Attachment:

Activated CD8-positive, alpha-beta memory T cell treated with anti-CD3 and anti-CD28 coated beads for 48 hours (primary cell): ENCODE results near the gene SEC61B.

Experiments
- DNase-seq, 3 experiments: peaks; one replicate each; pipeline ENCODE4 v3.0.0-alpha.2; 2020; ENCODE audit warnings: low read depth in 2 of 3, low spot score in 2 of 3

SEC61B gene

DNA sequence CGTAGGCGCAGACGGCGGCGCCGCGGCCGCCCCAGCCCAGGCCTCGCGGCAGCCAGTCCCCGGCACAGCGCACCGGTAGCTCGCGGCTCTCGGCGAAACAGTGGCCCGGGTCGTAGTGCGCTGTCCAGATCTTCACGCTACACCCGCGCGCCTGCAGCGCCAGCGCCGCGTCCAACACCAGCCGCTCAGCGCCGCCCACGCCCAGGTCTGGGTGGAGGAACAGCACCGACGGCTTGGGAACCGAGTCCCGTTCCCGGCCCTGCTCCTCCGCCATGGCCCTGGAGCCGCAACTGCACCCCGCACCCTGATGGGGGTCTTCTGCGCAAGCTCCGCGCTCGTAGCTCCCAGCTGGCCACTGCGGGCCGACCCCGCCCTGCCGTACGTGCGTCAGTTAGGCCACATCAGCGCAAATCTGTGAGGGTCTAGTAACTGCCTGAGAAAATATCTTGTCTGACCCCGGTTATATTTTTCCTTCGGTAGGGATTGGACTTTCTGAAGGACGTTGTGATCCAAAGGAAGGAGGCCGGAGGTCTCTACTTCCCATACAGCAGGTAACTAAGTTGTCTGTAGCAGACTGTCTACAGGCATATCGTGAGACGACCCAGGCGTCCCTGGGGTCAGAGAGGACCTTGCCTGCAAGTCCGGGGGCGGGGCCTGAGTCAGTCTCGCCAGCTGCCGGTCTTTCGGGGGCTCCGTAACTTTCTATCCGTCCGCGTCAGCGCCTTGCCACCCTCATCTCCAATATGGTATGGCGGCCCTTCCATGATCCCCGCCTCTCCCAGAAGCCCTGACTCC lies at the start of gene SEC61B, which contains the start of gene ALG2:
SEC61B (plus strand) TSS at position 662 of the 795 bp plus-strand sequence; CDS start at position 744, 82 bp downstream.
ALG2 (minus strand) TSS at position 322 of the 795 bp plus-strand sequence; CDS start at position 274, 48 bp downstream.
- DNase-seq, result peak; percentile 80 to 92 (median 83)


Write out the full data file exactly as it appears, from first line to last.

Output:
Activated CD8-positive, alpha-beta memory T cell treated with anti-CD3 and anti-CD28 coated beads for 48 hours (primary cell): ENCODE results near the gene SEC61B.

Experiments
- DNase-seq, 3 experiments: peaks; one replicate each; pipeline ENCODE4 v3.0.0-alpha.2; 2020; ENCODE audit warnings: low read depth in 2 of 3, low spot score in 2 of 3

SEC61B gene

DNA sequence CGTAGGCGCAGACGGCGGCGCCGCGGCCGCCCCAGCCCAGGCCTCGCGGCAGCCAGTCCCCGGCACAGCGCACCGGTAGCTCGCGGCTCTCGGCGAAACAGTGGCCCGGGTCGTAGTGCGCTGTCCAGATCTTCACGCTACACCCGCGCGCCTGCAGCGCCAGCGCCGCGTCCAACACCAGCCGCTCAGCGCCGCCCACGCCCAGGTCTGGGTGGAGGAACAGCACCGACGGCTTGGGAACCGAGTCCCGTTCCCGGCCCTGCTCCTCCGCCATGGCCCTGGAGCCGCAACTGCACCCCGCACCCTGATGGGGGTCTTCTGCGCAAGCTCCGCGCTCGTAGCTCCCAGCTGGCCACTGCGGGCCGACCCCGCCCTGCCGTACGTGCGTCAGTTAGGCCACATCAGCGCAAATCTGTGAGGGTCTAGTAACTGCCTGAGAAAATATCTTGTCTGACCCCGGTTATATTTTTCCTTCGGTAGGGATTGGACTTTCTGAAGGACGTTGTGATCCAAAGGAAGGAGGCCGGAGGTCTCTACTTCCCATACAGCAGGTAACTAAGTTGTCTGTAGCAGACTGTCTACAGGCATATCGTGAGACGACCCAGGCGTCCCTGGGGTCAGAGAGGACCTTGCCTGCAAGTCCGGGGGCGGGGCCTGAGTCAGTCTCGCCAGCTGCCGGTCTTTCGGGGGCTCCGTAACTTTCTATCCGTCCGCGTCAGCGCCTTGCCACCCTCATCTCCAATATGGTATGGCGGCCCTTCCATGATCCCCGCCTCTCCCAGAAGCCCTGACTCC lies at the start of gene SEC61B, which contains the start of gene ALG2:
SEC61B (plus strand) TSS at position 662 of the 795 bp plus-strand sequence; CDS start at position 744, 82 bp downstream.
ALG2 (minus strand) TSS at position 322 of the 795 bp plus-strand sequence; CDS start at position 274, 48 bp downstream.
- DNase-seq, result peak; percentile 80 to 92 (median 83)